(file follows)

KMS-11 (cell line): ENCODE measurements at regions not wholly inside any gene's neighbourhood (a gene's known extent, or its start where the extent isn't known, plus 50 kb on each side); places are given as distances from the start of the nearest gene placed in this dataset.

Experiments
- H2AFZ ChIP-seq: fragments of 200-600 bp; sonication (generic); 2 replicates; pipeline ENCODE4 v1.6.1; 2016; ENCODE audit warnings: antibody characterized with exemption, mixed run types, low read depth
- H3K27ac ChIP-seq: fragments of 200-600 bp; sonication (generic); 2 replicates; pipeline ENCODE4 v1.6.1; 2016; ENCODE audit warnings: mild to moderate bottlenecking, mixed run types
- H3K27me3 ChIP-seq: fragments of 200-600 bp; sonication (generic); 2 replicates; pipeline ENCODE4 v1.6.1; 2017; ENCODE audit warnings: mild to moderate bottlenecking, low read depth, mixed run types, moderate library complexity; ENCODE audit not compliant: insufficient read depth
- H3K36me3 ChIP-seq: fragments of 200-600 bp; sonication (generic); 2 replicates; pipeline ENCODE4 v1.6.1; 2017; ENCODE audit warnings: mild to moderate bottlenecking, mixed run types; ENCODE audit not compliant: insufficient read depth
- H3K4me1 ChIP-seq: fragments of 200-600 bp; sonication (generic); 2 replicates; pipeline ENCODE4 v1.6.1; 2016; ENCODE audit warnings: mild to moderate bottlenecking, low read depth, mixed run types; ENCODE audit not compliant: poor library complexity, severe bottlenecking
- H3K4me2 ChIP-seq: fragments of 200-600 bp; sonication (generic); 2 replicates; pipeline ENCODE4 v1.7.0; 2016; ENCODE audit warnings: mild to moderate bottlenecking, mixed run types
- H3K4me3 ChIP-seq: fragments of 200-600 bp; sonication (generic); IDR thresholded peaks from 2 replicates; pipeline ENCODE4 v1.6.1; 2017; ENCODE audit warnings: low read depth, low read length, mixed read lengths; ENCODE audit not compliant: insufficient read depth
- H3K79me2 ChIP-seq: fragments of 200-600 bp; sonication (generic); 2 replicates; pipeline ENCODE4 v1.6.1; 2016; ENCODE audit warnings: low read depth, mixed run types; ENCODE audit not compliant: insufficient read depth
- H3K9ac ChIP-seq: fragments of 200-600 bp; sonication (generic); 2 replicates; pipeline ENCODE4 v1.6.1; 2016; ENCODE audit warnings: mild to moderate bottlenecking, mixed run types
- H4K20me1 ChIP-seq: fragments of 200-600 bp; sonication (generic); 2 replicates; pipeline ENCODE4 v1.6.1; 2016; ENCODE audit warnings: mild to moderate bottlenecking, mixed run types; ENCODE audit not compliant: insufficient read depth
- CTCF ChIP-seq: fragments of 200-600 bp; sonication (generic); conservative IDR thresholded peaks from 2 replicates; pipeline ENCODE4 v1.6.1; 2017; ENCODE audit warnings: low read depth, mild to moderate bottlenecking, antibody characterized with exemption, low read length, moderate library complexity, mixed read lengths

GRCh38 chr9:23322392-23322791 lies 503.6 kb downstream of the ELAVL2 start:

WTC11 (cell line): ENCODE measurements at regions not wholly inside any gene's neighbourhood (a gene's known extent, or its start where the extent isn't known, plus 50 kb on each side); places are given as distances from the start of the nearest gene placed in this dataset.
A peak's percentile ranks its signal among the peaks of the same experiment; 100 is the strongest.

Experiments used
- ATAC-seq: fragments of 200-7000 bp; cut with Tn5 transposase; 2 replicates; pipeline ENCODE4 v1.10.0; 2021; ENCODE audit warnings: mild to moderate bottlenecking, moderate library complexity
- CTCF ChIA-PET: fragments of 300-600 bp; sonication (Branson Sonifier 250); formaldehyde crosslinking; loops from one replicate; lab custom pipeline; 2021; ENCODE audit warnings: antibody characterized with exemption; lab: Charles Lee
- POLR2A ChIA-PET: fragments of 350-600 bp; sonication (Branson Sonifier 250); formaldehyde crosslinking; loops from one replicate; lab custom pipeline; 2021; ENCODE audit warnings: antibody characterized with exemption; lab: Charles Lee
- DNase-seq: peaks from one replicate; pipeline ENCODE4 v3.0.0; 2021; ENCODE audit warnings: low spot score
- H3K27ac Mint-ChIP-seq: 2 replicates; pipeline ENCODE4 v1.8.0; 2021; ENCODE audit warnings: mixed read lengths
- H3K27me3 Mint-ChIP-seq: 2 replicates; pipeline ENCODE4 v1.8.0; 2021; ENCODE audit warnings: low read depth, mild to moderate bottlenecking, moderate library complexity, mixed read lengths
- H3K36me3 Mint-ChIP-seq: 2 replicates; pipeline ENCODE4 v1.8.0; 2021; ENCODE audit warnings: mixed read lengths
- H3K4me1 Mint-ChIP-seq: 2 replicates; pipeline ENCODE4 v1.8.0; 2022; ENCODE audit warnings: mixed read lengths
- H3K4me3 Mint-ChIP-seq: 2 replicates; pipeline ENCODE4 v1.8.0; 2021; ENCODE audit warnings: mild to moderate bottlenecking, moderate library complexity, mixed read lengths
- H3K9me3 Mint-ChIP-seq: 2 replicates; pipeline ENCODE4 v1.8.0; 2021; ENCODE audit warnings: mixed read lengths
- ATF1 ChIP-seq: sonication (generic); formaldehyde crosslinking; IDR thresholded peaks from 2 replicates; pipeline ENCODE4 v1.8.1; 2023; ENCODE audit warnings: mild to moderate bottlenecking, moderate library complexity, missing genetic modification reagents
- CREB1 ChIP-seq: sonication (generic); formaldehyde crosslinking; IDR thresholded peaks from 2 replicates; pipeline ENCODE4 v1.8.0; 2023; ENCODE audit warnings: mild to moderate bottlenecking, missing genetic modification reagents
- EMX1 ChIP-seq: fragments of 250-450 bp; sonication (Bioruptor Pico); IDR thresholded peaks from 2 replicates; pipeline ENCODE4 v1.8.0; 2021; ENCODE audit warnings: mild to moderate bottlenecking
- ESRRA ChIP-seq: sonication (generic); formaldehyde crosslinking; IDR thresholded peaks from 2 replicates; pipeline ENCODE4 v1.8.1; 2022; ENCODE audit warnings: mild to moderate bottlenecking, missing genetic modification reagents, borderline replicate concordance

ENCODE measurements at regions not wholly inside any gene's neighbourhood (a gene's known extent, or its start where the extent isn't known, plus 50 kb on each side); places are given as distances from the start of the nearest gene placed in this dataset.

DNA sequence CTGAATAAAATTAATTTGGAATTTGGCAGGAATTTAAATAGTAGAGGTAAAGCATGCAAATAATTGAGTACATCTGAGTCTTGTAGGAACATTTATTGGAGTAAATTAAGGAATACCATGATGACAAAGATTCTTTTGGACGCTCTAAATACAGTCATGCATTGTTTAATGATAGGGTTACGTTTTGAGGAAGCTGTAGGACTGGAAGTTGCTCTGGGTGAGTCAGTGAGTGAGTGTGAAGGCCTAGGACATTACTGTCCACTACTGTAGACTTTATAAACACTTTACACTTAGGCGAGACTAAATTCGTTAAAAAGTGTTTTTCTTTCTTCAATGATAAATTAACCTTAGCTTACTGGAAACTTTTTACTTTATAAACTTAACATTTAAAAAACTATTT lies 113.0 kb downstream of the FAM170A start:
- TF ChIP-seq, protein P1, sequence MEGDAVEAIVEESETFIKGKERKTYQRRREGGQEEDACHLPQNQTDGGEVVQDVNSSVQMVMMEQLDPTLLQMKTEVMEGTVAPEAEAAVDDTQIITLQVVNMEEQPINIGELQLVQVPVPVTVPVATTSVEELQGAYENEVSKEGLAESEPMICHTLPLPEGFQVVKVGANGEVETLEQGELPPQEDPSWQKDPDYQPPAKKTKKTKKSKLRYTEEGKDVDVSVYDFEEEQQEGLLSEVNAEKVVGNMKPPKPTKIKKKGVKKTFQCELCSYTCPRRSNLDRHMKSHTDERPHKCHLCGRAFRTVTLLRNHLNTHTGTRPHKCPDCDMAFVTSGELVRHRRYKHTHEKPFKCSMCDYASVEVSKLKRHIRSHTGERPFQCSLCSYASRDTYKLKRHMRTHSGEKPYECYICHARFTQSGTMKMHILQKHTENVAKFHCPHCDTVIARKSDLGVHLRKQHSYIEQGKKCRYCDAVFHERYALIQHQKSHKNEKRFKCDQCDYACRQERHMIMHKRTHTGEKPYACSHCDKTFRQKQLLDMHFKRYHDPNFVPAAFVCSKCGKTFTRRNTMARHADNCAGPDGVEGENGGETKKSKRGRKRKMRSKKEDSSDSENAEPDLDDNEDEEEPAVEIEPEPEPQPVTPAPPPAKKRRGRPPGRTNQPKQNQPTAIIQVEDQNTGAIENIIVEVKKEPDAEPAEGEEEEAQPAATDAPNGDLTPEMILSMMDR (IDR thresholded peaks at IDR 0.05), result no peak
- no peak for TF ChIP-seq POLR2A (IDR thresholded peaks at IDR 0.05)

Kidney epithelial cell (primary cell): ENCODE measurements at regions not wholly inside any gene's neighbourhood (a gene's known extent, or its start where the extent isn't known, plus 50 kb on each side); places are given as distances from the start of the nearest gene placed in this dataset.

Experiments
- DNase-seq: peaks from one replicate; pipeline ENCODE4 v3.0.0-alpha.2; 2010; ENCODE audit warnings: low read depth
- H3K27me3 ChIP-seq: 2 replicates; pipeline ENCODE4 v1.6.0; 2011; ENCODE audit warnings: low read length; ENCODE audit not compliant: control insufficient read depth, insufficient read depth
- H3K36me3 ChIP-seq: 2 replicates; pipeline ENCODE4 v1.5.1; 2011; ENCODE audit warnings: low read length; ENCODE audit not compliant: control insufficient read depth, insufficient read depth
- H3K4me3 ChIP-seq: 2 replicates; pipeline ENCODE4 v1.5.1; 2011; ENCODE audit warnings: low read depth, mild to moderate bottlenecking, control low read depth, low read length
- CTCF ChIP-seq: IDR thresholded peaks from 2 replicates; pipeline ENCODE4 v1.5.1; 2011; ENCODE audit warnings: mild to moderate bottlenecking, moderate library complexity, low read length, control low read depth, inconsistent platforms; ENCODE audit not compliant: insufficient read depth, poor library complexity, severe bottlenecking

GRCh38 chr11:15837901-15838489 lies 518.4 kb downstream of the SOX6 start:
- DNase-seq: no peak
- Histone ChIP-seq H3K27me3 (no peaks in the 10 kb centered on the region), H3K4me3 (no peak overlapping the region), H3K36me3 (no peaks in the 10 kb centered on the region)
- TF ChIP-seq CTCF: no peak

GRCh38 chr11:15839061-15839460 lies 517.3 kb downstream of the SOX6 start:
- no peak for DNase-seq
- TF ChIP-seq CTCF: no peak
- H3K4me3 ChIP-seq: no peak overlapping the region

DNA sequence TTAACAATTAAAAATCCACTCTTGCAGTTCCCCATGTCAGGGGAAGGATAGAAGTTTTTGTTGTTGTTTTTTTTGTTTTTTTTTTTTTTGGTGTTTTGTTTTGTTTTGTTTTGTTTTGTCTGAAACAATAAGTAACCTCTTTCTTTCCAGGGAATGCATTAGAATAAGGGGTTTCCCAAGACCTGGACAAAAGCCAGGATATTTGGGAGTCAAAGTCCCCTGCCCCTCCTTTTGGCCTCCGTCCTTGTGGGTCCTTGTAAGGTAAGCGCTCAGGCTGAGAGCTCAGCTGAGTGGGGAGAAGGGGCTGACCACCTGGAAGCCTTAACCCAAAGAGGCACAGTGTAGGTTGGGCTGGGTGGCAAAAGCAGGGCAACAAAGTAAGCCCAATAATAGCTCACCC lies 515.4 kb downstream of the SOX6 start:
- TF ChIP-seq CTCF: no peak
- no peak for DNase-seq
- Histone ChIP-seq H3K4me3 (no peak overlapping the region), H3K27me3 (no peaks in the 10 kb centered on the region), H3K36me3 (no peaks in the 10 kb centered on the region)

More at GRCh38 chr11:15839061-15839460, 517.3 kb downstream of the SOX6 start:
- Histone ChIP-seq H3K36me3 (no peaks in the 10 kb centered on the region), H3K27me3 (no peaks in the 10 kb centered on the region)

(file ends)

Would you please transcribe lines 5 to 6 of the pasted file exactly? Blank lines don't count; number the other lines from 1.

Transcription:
- H3K27me3 ChIP-seq: fragments of 200-600 bp; sonication (generic); 2 replicates; pipeline ENCODE4 v1.6.1; 2017; ENCODE audit warnings: mild to moderate bottlenecking, low read depth, mixed run types, moderate library complexity; ENCODE audit not compliant: insufficient read depth
- H3K36me3 ChIP-seq: fragments of 200-600 bp; sonication (generic); 2 replicates; pipeline ENCODE4 v1.6.1; 2017; ENCODE audit warnings: mild to moderate bottlenecking, mixed run types; ENCODE audit not compliant: insufficient read depth